Only six minutes into the finals, Regis Jesuit had gotten blitzed for two goals. In a hole and without their regular coaches on the sidelines, the Raiders needed a special run.
Regis Jesuit (Colo.) found its groove, scoring four straight goals and holding on at the end for a 4-3 victory against Waterloo (Iowa) for the program’s first-ever national championship at the USA Hockey High School finals Sunday morning at the Salt Lake Sports Complex.
Storylines Regis Jesuit wins high school hockey nationalsThe Raiders come back from a 2-0 deficit with four straight goals.
» Ryan Wagner scores a hat trick to lead Regis Jesuit.
» The Raiders hold Waterloo to only one goal in the final 45 minutes.
Junior forward and captain Ryan Wagner led the team with a hat trick, including the final goal that eventually proved to be the game-winner. But Wagner was quick to give his teammates credit for the comeback.
"We started out OK — we just gave them a head start," he said. "We had a really good effort. It was my teammates who did most of the work — I just finished it off."
The Raiders took out the Warriors with a fast, flying attack. Speed helped Regis Jesuit quickly turn the tables as Waterloo seemed to back down after its early aggression.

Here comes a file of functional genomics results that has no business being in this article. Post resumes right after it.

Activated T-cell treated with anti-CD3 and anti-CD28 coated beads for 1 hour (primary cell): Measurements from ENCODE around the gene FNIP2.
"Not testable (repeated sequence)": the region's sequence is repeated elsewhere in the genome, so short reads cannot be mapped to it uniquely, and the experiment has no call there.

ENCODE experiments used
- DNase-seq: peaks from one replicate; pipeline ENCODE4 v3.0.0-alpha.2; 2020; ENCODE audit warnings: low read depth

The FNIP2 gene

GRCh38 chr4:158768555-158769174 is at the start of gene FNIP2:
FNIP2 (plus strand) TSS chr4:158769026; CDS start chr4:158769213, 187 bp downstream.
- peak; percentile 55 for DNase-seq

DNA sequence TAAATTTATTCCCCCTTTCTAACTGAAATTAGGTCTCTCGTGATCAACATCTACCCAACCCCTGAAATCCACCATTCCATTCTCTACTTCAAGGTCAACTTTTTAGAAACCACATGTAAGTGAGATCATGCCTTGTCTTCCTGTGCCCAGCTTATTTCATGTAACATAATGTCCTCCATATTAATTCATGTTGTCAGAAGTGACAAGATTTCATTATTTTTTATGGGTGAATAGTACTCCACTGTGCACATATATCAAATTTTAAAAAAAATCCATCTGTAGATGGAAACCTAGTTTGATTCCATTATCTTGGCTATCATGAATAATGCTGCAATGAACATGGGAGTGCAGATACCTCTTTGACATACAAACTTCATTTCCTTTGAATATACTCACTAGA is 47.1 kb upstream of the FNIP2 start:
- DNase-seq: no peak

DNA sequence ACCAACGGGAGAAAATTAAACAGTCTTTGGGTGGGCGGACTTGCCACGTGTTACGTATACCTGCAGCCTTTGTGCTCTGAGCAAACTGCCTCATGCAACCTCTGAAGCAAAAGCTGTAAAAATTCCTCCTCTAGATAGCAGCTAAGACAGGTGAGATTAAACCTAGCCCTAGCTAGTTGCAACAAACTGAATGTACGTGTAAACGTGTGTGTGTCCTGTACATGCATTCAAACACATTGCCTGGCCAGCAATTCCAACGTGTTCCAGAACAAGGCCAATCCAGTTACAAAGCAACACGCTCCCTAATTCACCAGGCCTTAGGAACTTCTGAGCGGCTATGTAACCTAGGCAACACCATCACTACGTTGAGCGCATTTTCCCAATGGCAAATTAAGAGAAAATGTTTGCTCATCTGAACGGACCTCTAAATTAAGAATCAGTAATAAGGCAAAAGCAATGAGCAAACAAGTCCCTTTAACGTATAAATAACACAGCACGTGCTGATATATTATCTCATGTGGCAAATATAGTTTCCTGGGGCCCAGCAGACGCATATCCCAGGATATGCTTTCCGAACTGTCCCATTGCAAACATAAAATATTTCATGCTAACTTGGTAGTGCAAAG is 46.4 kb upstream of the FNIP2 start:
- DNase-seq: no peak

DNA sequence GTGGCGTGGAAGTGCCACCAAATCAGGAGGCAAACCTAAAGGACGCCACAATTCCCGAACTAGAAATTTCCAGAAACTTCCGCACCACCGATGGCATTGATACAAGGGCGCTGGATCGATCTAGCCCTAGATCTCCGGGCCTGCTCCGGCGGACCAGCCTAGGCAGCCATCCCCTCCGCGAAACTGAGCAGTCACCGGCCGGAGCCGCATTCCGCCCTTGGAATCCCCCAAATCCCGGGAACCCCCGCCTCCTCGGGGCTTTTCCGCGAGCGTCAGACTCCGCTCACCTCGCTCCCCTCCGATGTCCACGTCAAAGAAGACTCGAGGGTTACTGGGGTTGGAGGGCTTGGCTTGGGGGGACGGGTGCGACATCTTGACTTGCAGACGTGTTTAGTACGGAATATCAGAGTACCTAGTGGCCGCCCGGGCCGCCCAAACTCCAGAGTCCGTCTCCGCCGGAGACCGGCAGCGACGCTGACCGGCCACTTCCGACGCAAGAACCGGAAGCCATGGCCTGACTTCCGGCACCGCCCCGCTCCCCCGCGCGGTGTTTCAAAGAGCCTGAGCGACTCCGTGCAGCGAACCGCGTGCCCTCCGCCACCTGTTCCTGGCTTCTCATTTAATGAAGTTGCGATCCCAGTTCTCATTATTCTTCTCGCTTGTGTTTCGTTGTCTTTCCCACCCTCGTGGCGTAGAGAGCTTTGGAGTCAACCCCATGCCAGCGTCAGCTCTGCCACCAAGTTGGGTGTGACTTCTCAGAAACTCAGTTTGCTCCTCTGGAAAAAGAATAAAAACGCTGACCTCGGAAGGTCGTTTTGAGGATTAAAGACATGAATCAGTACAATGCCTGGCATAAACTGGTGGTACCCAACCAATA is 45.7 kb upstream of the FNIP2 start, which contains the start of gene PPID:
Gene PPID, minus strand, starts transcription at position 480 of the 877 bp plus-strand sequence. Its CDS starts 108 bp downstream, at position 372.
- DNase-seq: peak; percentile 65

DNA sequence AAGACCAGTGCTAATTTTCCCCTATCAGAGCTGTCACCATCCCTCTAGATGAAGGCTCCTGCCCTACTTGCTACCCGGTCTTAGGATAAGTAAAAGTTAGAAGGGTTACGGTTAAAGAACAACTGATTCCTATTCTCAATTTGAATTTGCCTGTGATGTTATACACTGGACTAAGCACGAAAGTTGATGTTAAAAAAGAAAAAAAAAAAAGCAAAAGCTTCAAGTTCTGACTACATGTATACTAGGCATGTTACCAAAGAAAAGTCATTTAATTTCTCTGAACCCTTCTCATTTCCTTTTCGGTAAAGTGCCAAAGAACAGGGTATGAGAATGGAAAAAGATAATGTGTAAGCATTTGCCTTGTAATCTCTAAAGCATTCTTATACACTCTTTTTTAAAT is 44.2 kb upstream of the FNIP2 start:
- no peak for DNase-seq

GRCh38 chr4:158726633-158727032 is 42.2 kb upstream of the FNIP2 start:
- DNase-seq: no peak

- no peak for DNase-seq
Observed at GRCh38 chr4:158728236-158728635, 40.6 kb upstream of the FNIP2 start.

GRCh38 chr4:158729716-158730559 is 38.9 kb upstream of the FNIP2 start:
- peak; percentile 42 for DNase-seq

Penalties also played a big role: The Warriors had eight penalties, contributing to two of Regis Jesuit’s power-play goals. Although neither team scored in the third period, Waterloo struggled to attack the Raiders’ goal particularly because of its numerous short-handed stints.
For its part, Regis Jesuit remained vigilant on defense after a poor start. Sam Harden made 20 saves in the game, allowing Wagner and Brian Burlage to take the lead on a flurry of scores. Although they surrendered one goal in the second period, the Raiders held on in the end, even in the final minute when the Warriors yanked their goalie to put in another attacker.
Regis Jesuit also had to deal with a Colorado state code forbidding the team’s regular-season coaches from interacting with players on Sundays. Club coaches Jason Monk and Terry Ott were on hand to guide the Raiders.
Meanwhile, coach Dan Woodley, dressed in street clothes instead of his customary red jacket and tie, was confined to a corner of the general seating, watching and shouting at his team from afar.
The win was bittersweet because Woodley couldn’t join Regis Jesuit on the ice to celebrate, but he was all smiles anyway after the game.
"It’s so much harder to not be able to do anything at all, and time does not fly," Woodley said. "But these guys are winners. We just gave them a message, and they were able to handle it. I feel very proud."
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